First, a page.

(Some of my) Thoughts on Pope Francis in the Blogosphere

Pope Francis Portrait Painting
Pope Francis Portrait Painting (Photo credit: faithmouse)

There are too many posts to cover; however, I wanted to cover just a few. There is news that Pope Francis is already changing up the way the Vatican Elite sees the Pope. Unlike Benedict, Pope Francis has shunned pre-Vatican II trappings during prayer, showing a remarkable sense of humility and continues to ride the bus. Further, as mentioned, he likes to take care of things himself, even his hotel bill.

While there is much in the liberal community to fret over, especially some of the Pope’s statements on Gay Rights, some LGBT bloggers are offering support although some are making light of it. Also, seems the Pope was something of a rebel in school.

Here are some quotes from him as Cardinal on several moral issues. I highlight this, because, well, John XXIII.

Even Anglicans find Pope Francis something to behold, hoping that they will eventually find something more of a proper status with Rome than what Pope Benedict XVI gave them. This article is rather interesting given the stories of the Pope and the Eucharist. I, myself, even for a Methodist, find the higher the sacrament view the better, although I disagree with withholding the sacraments from people we disagree with. While I understand the Catholic position on abortion (I can’t fully agree with the rhetoric), to call Pro-Choice politicians pro-Abortion and thus deny them the Eucharist is against what I would believe. Sure, I believe anyone advocating murder should be excluded from communion until such time they can repair themselves, but this should also include pro-war politicians as well. Of course, this gets into another subject of what pro-choice means. It is not pro-abortion.


This picture above is of the then-Cardinal washing and then kissing the feet of a child with AIDs, something he made a habit of doing. Even liberal ministers I know would not stoop so low. By the way, the Pope seems to be in favor of contraception.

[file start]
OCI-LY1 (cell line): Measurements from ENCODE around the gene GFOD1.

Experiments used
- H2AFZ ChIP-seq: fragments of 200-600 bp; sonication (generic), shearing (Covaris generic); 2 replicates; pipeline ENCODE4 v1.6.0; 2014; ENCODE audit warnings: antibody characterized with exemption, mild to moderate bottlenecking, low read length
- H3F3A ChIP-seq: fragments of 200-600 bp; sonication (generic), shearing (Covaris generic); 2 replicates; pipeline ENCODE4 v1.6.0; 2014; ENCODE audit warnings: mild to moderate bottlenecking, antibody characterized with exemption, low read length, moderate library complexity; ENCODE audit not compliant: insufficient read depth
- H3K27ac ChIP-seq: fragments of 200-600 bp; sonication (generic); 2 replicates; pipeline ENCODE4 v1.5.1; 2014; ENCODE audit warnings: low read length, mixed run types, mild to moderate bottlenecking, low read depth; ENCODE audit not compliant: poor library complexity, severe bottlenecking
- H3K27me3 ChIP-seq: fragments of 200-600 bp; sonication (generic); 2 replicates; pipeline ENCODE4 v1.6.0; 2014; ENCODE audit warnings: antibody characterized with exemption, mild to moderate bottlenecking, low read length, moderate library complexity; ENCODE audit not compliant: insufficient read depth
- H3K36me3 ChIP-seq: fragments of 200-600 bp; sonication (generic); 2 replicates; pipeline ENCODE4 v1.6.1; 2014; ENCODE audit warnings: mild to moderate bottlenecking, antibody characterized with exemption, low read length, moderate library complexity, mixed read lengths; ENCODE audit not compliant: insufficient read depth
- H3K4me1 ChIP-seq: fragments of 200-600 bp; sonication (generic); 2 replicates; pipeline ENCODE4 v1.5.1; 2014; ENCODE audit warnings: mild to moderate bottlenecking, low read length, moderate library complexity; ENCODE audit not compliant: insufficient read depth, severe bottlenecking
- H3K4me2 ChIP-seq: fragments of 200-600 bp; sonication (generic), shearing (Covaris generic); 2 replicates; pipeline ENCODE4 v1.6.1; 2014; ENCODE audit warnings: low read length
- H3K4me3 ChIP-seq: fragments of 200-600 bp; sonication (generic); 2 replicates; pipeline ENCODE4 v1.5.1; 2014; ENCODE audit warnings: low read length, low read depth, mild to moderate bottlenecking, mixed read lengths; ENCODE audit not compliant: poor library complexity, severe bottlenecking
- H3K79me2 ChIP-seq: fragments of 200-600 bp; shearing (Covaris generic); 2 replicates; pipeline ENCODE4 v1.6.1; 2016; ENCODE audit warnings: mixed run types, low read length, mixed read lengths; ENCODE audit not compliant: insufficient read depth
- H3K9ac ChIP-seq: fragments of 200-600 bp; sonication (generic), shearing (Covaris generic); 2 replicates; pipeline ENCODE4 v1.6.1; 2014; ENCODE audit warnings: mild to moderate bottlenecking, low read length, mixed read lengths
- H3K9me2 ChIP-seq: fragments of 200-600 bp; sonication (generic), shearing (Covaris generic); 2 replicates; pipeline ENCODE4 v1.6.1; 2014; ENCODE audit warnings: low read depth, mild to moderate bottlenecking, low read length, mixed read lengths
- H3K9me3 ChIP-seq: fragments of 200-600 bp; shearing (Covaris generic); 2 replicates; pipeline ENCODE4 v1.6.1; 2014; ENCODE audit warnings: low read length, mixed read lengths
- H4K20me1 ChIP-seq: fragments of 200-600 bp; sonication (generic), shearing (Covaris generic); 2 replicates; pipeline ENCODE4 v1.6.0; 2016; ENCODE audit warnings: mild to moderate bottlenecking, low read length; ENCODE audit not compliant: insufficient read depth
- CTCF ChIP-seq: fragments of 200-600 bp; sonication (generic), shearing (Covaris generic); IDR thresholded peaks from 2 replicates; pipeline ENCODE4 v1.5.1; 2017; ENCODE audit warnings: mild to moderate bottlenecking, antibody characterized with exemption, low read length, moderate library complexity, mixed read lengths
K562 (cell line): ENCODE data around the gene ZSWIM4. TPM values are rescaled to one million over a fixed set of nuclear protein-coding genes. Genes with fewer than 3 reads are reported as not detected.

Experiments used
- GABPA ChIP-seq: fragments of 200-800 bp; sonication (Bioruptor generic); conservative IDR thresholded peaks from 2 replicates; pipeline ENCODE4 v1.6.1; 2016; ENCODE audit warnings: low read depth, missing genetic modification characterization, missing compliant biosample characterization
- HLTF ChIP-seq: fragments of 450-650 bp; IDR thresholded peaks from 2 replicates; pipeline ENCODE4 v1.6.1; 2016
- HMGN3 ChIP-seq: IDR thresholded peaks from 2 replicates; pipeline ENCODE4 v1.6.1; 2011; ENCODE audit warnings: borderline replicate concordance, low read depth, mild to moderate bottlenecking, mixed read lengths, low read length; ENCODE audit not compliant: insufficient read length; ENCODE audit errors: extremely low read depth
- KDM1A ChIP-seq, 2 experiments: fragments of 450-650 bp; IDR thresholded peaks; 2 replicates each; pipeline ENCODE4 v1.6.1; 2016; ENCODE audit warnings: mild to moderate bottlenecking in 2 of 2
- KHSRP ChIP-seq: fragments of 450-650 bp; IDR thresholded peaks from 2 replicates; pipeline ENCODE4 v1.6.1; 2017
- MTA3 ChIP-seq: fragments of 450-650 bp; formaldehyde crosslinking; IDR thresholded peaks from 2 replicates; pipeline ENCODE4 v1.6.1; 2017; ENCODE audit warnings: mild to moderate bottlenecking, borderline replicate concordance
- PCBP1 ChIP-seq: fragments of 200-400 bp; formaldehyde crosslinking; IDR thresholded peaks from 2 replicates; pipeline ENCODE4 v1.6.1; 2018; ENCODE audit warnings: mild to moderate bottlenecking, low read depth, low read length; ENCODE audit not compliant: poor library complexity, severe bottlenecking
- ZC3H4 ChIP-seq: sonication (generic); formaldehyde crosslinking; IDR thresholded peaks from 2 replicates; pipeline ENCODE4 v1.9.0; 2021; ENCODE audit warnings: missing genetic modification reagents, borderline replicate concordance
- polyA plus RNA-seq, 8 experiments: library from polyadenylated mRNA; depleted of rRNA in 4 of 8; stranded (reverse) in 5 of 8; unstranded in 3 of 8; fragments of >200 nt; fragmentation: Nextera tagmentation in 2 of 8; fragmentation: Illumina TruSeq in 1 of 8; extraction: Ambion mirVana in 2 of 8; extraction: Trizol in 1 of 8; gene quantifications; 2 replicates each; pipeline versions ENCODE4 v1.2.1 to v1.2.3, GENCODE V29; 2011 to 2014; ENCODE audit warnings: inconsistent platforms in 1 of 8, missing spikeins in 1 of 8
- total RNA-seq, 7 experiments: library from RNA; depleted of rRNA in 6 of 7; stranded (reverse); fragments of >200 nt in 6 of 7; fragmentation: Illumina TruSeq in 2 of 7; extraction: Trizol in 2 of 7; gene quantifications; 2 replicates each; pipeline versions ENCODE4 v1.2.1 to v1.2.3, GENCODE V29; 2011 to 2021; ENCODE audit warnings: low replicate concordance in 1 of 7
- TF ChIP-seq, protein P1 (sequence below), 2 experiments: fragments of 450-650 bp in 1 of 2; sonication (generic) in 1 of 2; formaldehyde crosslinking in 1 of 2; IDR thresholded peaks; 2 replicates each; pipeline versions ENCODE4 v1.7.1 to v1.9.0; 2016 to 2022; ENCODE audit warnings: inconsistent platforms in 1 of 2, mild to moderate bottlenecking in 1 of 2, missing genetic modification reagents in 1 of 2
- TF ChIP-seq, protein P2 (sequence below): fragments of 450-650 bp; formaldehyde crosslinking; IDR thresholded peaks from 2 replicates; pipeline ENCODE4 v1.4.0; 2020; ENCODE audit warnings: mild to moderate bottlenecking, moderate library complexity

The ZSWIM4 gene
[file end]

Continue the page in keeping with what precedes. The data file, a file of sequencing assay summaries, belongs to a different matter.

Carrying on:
The Cardinal took the bus with the rest of Argentines after giving up his car, selling the residence, and moving into a small apartment

The good Doctor Bevere brings us news of the Hauerwas view on the new pope. I have to agree with the Pope of Duke that taking the name of Francis by a Jesuit Pope is rather prophetic. Tony Jones doesn’t seem to care. Brian LePort has some thoughts. Our opinionated Catholic friend has posted other things as well. Thus far, the new Pope has met with the Cardinals and according to Cardinal Dolan, the first greeting was on the same level. There seems to be a new blog dedicated solely to the new pope. Some bloggers are happy, tho.


I am not Catholic and I openly confess this. Yes, I say the Rosary from time to time. I have uttered prayers to Mary from time to time. I love the Catholic Tradition, the Church’s sense of holiness, and more than that, I feel a great hope with this new Pope. I am Catholic except I am not in Communion with Rome, I guess. Or maybe Catholic-lite as Jeremy says from time to time. My ultimate goal as a Christian is John 17. Someone of us have different calls or ministries or whatever you would like to call it, but I really am drawn to John 17. I have steadfast differences — none really on doctrine, mind you — with Rome on moral issues as well as organizational routines. But, the only real hope for John 17 is, I think, Rome. Rome has orders, differences, and yet it survives. It survives even with Catholics who vehemently disagree with other Catholics.

I do not expect this to change anytime soon and nor should I. The Church if it is ever to be a real Church, independent and the loyal opposition, must never conform itself to the world. It is always relevant, but we may not be. That’s one of the things I like about Rome — it changes about as quickly as it takes for a star to collapse.

My feelings on the new Pope do not matter, I guess, not in the long run. But then again, neither does a Catholic’s views, so I am in good company. I recognize this. I also recognize that since Vatican II, the Catholic Church and her offspring have entered into a different sort of relationship, one allowing for a mix of emotions when we see Rome hurt, tarnished, or when we see Rome hurt (those around us. Not sure you caught the different on emphasis). Christians are all called to communion — to community — to unity. I hope that one day we’ll see the West united and then shortly thereafter, the West and the East as one.

Also, from what I understand, there is fear that with an Argentine Pope, the spread of the sickness known as pentecostalism maybe slowed if not stopped in Latin America.

Next year, in Rome.

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